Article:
Business Blog Posts – who are you writing for?

audience awareness journey

*This is Part 1 of the Better Business Blog series.*

Before you start writing blog posts for your business, think about who you are writing for. You want to write posts for your Ideal Audience. But who are they?

Is this the same as your Ideal Client? Not necessarily! Your Ideal Audience is made up of a number of people who are on a journey from:

  • knowing nothing about who you are (and possibly not much about what problem they have)
  • to your Ideal Client at the point just before they buy from you,
  • to existing clients who you want to keep and turn into Raving Fans.

When you plan a selection of blog posts, either as a series or over the course of a month, you want to be sure you are writing to each of the different types of people who make up your Ideal Audience.

Write for all stages of the buyer’s journey

It’s easy to focus on the audience who are at point B and nurture them so they are ready to buy from you. But then you miss out on moving those at point A toward becoming your Ideal Client at some point down the line. They’re not ready to buy yet, but you want to keep them engaged and explain more about the problem they have just discovered. You want to get them to point B.

And your existing clients don’t need to know anything about the problem they have already fixed. But you do want to reassure them that you care about your customers and that you will work to keep them satisfied even after they’ve handed over their credit card details.

Use a Content Calendar to write to everyone on the buyer’s journey

Lots of people avoid creating a content calendar – they’re not marketers, they just make up blog posts every so often when they have some downtime. But it makes sense even for those of you who are only going to write blog posts for your website once a week or bi-monthly. You want to plot out content that will be appealing to everyone on the buyer’s journey. Not only does this give you loads of ideas of what to write about (if that causes you a problem) but it also means that whoever finds your site, chances are at least one of your posts will be relevant for them and keep them engaged.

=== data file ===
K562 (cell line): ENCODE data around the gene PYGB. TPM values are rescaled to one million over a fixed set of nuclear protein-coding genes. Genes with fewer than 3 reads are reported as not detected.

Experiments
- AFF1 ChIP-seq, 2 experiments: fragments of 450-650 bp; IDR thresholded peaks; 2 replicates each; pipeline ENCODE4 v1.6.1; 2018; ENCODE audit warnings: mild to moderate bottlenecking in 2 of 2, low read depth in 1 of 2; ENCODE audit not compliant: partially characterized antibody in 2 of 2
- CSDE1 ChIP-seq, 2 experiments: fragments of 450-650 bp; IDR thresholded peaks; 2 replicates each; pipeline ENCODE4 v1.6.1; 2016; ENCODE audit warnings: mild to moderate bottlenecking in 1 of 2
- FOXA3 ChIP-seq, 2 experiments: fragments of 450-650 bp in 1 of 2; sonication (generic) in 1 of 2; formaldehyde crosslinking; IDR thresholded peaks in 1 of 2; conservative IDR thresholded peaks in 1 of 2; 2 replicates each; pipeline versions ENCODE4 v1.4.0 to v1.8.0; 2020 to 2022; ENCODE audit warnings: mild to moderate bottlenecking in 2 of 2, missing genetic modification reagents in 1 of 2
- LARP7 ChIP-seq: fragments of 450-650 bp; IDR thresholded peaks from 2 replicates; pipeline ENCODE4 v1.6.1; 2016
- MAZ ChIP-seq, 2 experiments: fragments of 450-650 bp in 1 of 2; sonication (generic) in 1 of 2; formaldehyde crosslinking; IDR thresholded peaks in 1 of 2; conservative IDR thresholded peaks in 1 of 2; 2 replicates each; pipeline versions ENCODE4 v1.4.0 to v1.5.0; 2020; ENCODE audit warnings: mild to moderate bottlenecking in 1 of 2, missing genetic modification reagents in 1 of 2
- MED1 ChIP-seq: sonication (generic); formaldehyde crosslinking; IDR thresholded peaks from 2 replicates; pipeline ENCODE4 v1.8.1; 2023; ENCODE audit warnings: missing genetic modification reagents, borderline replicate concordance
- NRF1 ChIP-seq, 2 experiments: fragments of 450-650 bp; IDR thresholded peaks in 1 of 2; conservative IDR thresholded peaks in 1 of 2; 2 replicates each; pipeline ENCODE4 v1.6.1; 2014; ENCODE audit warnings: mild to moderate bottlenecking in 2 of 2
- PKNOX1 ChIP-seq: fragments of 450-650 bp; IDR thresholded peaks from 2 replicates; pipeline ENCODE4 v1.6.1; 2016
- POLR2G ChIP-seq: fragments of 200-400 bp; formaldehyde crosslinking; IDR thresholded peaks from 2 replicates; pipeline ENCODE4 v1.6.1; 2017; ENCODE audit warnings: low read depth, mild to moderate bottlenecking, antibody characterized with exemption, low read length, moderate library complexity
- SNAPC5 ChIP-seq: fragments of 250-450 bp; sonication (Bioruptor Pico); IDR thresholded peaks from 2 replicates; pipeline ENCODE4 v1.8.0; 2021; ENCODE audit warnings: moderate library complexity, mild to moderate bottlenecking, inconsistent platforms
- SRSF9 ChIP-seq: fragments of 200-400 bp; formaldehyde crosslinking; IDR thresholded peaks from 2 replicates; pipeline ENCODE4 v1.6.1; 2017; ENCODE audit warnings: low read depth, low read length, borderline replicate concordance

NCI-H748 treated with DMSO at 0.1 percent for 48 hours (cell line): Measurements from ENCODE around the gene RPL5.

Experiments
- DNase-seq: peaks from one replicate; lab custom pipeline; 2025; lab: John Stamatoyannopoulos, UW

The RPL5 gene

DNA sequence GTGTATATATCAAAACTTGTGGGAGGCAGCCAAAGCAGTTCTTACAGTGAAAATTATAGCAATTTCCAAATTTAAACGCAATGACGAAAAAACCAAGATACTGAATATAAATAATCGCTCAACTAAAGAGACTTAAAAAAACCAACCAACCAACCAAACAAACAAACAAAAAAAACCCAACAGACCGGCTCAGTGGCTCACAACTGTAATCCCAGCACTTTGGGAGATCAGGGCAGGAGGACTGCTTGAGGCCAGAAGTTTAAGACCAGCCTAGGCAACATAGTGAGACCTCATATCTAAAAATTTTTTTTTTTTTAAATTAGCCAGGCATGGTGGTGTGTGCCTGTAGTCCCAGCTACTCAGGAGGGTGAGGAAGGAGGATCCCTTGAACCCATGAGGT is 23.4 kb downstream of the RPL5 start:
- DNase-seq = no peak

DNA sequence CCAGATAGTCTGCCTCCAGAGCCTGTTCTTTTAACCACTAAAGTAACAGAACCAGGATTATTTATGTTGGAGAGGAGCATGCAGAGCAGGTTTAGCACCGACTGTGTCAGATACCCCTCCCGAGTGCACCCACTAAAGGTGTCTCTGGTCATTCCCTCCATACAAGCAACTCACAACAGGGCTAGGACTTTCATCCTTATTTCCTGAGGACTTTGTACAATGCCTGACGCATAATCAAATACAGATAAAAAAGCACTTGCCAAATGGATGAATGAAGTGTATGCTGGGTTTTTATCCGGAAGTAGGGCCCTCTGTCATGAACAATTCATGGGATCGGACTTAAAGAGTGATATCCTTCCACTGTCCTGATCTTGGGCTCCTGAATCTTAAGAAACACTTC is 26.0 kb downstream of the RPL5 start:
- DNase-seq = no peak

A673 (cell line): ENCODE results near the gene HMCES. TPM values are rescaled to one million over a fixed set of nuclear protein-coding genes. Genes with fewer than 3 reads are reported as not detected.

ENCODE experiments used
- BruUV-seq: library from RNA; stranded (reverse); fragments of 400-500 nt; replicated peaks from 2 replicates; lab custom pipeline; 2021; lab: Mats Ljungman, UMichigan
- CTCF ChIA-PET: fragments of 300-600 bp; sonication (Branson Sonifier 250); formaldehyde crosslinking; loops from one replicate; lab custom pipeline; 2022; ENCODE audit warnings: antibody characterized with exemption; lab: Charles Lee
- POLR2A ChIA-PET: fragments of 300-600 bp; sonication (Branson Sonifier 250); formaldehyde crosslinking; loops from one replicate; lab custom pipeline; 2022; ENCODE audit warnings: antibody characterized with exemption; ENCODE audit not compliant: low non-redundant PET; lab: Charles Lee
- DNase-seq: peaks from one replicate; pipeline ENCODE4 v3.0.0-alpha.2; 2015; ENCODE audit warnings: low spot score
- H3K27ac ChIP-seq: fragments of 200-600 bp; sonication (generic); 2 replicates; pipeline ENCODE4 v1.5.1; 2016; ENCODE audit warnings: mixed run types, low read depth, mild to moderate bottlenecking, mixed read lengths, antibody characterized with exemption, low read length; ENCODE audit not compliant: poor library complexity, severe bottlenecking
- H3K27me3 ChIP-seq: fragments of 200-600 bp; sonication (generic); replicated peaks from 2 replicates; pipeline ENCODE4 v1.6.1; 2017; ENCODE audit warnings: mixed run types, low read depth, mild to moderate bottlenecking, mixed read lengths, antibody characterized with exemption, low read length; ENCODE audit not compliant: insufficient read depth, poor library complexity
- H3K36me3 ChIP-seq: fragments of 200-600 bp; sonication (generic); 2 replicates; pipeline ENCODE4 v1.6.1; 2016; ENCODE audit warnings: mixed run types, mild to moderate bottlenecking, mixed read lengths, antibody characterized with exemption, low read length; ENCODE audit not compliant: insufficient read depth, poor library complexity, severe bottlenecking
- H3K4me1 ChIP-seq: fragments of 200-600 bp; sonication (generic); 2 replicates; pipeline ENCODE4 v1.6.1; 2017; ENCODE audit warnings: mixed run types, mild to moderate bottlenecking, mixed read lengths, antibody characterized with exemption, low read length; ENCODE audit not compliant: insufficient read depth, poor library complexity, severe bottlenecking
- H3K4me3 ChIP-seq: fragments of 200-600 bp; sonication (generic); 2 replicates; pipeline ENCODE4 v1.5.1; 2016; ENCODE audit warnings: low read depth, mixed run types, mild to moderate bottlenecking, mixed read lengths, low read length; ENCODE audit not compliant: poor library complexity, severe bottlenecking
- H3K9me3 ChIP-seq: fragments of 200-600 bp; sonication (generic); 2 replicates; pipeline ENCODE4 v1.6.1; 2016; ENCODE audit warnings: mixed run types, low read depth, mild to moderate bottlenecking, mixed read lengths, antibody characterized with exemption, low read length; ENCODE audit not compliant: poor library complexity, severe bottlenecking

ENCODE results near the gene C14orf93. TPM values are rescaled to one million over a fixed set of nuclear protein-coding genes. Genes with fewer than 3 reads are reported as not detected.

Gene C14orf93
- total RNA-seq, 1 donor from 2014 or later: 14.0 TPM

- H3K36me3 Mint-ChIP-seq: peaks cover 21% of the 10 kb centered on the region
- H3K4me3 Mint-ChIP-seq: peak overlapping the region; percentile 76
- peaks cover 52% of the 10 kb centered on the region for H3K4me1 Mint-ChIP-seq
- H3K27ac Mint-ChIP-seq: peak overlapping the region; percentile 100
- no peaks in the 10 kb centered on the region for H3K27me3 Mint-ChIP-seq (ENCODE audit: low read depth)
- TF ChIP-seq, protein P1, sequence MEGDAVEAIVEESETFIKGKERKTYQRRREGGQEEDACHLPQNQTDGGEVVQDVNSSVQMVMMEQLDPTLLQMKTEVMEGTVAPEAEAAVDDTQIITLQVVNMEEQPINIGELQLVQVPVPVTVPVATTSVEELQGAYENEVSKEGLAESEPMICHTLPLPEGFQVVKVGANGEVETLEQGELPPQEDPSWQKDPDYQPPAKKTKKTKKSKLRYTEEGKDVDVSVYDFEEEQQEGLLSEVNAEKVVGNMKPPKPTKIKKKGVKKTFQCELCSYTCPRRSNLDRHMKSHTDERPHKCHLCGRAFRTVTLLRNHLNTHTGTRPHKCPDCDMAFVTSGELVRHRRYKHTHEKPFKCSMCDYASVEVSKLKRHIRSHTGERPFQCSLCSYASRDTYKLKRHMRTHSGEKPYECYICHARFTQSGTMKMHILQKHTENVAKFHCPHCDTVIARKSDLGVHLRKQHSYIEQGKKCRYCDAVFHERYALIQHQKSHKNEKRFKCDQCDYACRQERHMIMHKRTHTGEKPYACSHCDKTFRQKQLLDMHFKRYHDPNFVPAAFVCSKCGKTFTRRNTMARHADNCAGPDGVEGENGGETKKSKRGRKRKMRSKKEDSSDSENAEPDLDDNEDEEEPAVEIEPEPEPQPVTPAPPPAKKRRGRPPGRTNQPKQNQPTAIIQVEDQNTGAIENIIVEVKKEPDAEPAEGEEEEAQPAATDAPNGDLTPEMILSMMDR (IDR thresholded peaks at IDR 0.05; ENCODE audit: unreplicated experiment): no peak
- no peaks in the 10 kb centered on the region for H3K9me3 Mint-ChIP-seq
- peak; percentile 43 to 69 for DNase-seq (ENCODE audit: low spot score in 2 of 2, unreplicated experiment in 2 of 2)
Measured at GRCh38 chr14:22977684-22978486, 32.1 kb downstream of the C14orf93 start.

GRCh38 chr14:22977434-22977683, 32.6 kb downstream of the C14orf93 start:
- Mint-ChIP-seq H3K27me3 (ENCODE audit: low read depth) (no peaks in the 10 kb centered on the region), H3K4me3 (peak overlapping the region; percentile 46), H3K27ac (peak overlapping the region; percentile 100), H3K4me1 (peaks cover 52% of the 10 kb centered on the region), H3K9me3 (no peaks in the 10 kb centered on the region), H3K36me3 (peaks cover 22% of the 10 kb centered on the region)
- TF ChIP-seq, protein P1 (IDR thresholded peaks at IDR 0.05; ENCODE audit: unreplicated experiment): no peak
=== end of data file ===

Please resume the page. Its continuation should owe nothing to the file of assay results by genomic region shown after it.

A content calendar doesn’t have to be complicated. And it SHOULDN’T be a collection of random motivational quotes. Each business should have a calendar that’s as unique as they are.

Create a content calendar in minutes.

Identify your Ideal Audience, and make sure you are hitting at least the 3 stages of Newly Aware of a problem, Ready to Buy Ideal Clients, and Existing Clients ready to be turned into Raving Fans. Split your page into sections for each part of your audience, and note down a post you could write for each of these groups. They can all be related posts (in which case you likely have a series) or they could be unrelated, but at least you’ll know that, over the next weeks and months, you’ll spread your content out equally across each of the groups. Set up a spreadsheet, Trello list, whatever makes sense to you, and keep a running list of any blog post ideas you have for each group within your audience. Make sure you’re taking from the different groups in turn.

And there you have it – the easiest content calendar you ever saw! If you still need help listing out the kinds of posts you need, contact me to find out about my Trello Content Calendar – a cheap and easy framework that walks you through the questions in this post and more, and helps you populate a calendar of social media content.